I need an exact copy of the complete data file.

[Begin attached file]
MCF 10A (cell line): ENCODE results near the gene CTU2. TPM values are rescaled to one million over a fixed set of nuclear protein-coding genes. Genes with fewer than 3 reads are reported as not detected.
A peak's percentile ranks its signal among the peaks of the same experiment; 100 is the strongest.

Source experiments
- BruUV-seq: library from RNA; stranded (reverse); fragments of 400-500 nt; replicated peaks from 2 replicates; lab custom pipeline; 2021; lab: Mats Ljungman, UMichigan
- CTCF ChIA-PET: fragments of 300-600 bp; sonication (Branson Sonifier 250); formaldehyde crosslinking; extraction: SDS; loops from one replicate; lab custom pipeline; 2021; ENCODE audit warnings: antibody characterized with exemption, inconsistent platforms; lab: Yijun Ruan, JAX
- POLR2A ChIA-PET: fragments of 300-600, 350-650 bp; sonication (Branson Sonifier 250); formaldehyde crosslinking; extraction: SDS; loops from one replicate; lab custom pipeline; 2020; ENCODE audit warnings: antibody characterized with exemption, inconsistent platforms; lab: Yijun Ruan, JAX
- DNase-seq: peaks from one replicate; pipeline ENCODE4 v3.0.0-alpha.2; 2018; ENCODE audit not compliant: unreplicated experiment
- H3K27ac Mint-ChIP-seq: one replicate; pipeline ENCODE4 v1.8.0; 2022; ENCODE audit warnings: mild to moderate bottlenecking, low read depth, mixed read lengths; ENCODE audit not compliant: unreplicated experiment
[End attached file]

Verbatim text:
MCF 10A (cell line): ENCODE results near the gene CTU2. TPM values are rescaled to one million over a fixed set of nuclear protein-coding genes. Genes with fewer than 3 reads are reported as not detected.
A peak's percentile ranks its signal among the peaks of the same experiment; 100 is the strongest.

Source experiments
- BruUV-seq: library from RNA; stranded (reverse); fragments of 400-500 nt; replicated peaks from 2 replicates; lab custom pipeline; 2021; lab: Mats Ljungman, UMichigan
- CTCF ChIA-PET: fragments of 300-600 bp; sonication (Branson Sonifier 250); formaldehyde crosslinking; extraction: SDS; loops from one replicate; lab custom pipeline; 2021; ENCODE audit warnings: antibody characterized with exemption, inconsistent platforms; lab: Yijun Ruan, JAX
- POLR2A ChIA-PET: fragments of 300-600, 350-650 bp; sonication (Branson Sonifier 250); formaldehyde crosslinking; extraction: SDS; loops from one replicate; lab custom pipeline; 2020; ENCODE audit warnings: antibody characterized with exemption, inconsistent platforms; lab: Yijun Ruan, JAX
- DNase-seq: peaks from one replicate; pipeline ENCODE4 v3.0.0-alpha.2; 2018; ENCODE audit not compliant: unreplicated experiment
- H3K27ac Mint-ChIP-seq: one replicate; pipeline ENCODE4 v1.8.0; 2022; ENCODE audit warnings: mild to moderate bottlenecking, low read depth, mixed read lengths; ENCODE audit not compliant: unreplicated experiment